I think that is an interesting dichotomy, but I wonder whether it is useful to cling to the possibility of a “legitimate” self, as if there were selves that were illegitimate, that “lack integrity,” as Mark Zuckerberg infamously claimed.
Selfies don’t delegitimize or undermine the “legitimate self” so much as generate it, posit its existence as “that which is not selfie."
In other words, selfies assault the notion of autonomous, persistent, transcendent identity; the willingness to take them and share them inadvertently shows you don’t believe in the true, real self inside but instead in the need to continually demonstrate who you wanted to be, who you were, in a given moment, for a particular audience. The "self” implies another’s point of view on it, a perspective that generates it. You don’t exist as a self until someone else recognizes it. The selfie simulates, evokes, that outside point of view. It makes our self real to us, something we can experience, consume, as the expense of pretending to be someone else as we look.
1. Nicholas Carr’s The Glass Cage is an apparent extension of his earlier book The Shallows, an account of recent social science research that suggests that our reliance on computers and technology is deskilling us in ways we don’t seem to be thinking through, and something integral to the experience of “being human” is in danger of being lost. Google isn’t just making us dumber; it is making us subhuman.
2. But the book is not merely a humanist critique of automation — of how, say, using GPS degrades our ability to know where we are, both literally and figuratively. It is also a conservative critique of capitalism, albeit in code, where “automation” and “technology” and so on generally stand in for capitalism and capitalists as the enemies. Often, critiques of technology will lament the negative effects of it on our lives (making us lonely, depressed, stupid, narcissistic, selfish, etc.) without offering much of an explanation for why it has been successfully foisted on us. You get the impression that it’s the fault of consumers, who are too lazy or short-sighted or weak-willed to resist the blandishments of technology, or it’s the cosmic fault of perverse progress that marches inevitably forward with irresistible inertia. If you substitute “technology” for “culture” in this sentence from Andrew O’Hehir’s critique of A.O. Scott’s “Death of Adulthood” essay, you get the point:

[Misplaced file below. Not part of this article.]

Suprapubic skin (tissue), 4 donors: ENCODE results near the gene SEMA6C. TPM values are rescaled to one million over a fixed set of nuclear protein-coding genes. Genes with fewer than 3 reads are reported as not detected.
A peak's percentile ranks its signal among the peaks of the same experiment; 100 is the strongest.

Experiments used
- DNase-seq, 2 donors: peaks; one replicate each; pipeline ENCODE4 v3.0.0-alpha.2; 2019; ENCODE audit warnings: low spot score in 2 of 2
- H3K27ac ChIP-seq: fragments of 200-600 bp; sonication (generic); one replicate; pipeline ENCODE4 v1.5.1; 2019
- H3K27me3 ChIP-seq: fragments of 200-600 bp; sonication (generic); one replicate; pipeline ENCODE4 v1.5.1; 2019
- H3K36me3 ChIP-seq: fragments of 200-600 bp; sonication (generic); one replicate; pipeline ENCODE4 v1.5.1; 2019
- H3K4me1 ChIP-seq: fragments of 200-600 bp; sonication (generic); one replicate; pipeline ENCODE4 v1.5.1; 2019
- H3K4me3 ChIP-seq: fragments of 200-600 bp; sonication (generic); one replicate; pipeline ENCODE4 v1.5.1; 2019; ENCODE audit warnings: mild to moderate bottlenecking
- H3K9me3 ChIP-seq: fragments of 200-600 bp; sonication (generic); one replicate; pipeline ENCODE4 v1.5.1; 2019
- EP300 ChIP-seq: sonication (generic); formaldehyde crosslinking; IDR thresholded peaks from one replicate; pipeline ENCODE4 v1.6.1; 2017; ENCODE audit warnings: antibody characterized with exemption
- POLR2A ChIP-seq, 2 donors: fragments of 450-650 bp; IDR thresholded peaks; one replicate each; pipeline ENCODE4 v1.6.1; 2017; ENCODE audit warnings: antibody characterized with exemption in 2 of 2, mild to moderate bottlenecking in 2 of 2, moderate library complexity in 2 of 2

Scott’s essay appears to treat “culture” as a sealed and self-referential system, one that shapes and reflects human consciousness but has only an incidental relationship with economic, political and social factors that lie outside its purview.
Some of Carr’s book works that way. He’ll note things like “New technology, once valued as a means to a greater good, came to be revered as a good in itself” without giving an explanation for why, leaving the implication that technology itself is just weirdly seductive (people are “unwittingly” falling for it) and can mutate itself to be more so, as if it were organic and capable of evolving independent of human will.
But Carr also works in critique of capitalism as the driving force of how tech has been developed and implemented. “Learning requires inefficiency,” he writes in one of his paeans to intellectual struggle, but “businesses, which seek to maximize productivity and profit, would rarely, if ever, accept such a trade-off. The main reason they invest in automation, after all, is to reduce labor costs and streamline operations.” Later, discussing Intel’s enthusiasm for automating everyday life, Carr points out that “instilling such dependency in customers would also, it seems safe to say, bring in a lot more money for Intel and other computer companies. For a business, there’s nothing like turning a customer into a supplicant.”
3. Technology automates and deskills because it benefits companies’ bottom line. It makes consumers more helpless and dependent, and further addicts them to short-term comfort and convenience over the long-term life satisfaction rooted in the “deep skills” of knowing how to make things. In Marxist jargon, this is the “real subsumption” of desire, what human beings within a society think to want is reformatted to suit what yields opportunities for capitalist profit and growth.